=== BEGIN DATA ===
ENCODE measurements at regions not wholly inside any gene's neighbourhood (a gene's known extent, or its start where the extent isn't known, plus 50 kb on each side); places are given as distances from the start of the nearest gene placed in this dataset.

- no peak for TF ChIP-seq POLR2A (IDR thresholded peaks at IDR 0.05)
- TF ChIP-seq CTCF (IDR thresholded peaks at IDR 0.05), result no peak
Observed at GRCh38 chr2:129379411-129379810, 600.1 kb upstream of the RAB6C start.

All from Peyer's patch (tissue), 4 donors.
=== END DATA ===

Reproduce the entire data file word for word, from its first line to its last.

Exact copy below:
ENCODE measurements at regions not wholly inside any gene's neighbourhood (a gene's known extent, or its start where the extent isn't known, plus 50 kb on each side); places are given as distances from the start of the nearest gene placed in this dataset.

- no peak for TF ChIP-seq POLR2A (IDR thresholded peaks at IDR 0.05)
- TF ChIP-seq CTCF (IDR thresholded peaks at IDR 0.05), result no peak
Observed at GRCh38 chr2:129379411-129379810, 600.1 kb upstream of the RAB6C start.

All from Peyer's patch (tissue), 4 donors.